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Aussie Burger Restaurant Defends Selling Rapid Antigen Tests Via Uber Eats

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Aussie Burger Restaurant Defends Selling Rapid Antigen Tests Via Uber Eats

A burger restaurant has hit back after being slammed on social media for selling rapid antigen tests (RATs) via Uber Eats.

Fast Covid-19 tests are the hottest item since Australia's obsession with toilet paper at the beginning of the pandemic.

Every store is seemingly selling out of RATs within hours as many people rush to see whether they've contracted coronavirus amid a huge surge in cases.

The situation has become so dire that restaurants are even flogging them and they certainly don't come cheap.

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People have been furious to scroll through South Australia's The Big Grill Bolivar restaurant on Uber Eats to see a two-pack of RATs for $50 nestled in amongst a bunch of burgers.

But the restaurant has hit back against the online criticism and said they aren't doing anything wrong.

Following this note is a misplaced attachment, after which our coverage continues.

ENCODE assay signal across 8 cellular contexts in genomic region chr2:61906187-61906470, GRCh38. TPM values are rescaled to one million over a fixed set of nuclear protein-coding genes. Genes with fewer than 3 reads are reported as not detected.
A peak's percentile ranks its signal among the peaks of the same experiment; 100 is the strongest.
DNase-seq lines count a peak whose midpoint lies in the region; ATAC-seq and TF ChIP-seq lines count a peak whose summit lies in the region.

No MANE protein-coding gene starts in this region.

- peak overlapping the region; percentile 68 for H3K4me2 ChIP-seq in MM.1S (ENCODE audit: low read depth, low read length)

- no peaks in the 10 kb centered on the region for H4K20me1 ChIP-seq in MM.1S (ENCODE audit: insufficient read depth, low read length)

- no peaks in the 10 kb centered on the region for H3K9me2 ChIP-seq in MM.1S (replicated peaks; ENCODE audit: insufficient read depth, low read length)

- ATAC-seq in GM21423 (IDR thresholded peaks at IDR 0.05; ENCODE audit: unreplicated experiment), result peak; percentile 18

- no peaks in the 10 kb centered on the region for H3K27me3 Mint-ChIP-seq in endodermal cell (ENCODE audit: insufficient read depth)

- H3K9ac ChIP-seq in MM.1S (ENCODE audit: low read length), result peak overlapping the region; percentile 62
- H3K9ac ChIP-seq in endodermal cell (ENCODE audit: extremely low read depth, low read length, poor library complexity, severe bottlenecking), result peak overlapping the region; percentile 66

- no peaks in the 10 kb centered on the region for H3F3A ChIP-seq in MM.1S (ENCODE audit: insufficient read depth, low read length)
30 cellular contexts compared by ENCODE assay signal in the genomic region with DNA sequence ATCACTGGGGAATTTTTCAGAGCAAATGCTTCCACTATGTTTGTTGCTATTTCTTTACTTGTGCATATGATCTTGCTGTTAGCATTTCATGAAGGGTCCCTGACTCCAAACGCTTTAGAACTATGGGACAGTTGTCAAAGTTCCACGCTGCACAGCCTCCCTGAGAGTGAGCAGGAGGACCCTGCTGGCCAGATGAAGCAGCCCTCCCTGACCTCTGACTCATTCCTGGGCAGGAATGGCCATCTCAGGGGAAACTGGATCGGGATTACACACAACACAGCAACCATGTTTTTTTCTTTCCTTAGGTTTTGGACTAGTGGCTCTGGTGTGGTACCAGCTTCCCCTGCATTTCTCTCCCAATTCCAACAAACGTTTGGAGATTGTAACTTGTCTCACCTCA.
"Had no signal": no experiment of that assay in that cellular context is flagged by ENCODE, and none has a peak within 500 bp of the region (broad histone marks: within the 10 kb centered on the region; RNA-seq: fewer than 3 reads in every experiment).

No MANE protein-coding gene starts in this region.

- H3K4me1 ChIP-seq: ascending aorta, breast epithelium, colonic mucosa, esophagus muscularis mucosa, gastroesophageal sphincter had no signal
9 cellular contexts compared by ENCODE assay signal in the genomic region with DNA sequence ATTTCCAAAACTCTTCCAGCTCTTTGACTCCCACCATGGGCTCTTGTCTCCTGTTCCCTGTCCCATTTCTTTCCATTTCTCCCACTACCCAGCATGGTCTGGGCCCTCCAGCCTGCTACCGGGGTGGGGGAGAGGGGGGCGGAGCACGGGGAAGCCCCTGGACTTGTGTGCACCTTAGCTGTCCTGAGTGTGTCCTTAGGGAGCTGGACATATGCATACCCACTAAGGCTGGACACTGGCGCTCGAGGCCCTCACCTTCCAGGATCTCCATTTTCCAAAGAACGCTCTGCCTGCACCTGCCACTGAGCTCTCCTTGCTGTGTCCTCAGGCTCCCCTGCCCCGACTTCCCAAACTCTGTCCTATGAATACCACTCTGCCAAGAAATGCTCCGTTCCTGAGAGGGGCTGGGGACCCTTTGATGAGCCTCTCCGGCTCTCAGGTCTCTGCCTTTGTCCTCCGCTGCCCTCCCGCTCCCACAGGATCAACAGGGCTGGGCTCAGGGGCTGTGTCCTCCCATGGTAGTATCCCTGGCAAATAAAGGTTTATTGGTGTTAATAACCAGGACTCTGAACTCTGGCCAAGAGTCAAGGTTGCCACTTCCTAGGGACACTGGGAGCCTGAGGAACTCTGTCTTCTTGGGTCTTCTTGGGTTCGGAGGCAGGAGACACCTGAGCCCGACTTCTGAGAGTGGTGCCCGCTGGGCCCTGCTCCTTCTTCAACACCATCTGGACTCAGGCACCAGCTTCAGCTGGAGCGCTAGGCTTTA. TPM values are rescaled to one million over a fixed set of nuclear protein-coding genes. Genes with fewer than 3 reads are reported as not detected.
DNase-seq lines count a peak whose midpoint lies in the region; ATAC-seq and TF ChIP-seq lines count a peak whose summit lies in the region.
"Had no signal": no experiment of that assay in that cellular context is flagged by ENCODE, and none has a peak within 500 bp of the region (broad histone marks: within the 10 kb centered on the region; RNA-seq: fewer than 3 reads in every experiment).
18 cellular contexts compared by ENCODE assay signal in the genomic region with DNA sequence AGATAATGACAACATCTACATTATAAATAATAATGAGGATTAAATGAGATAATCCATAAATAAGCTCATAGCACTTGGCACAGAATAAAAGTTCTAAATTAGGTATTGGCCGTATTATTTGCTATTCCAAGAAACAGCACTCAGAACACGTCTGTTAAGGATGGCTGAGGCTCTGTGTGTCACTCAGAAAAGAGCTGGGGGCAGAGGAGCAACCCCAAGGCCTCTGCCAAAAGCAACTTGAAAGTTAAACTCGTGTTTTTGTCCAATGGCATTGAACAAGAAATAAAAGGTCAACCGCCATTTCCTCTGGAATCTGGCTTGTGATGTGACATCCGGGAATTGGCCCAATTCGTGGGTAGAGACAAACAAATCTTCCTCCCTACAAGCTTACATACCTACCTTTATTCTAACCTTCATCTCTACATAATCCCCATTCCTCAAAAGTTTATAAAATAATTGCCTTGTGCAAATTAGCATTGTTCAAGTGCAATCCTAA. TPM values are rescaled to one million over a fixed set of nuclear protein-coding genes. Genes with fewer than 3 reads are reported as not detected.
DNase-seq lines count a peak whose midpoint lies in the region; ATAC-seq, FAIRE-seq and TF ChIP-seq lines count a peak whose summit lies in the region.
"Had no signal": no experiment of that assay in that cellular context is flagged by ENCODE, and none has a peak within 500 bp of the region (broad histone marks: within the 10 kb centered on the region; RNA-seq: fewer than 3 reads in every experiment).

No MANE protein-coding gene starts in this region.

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The manager for The Big Grill Bolivar wrote on Facebook saying: "There has been much confusion in regards to the pricing of our RATs. These are priced in accordance to the current market prices.

"We sell a two-pack of rapid antigen tests for $40 in store and we sell a two-pack of rapid antigen tests for $50 through our delivery partners; the price increase is due to their exorbitant fees.

"We are aware of multiple posts being shared with misinformation and in regards to our pricing and requesting people leave poor reviews on our social media and Google.

"We would like to apologise for the confusion caused and hope this resolves any issues and concerns."

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The Big Grill Bolivar is by no means the only business who has started selling RATs since they became a massively needed commodity.

But there are some retailers out there who are selling them at such an inflated rate that the Australian Competition and Consumer Commission (ACCC) has launched an investigation.

ACCC Chair Rod Sims said: "We are seeking information from suppliers about their costs and the current pricing of rapid antigen tests.

"We are also contacting major retailers and pharmacies seeking similar information and reminding them that they need to be able to substantiate any claims they make to consumers about the reason for higher prices."

Featured Image Credit: Alamy

Topics: Australia

Stewart Perrie
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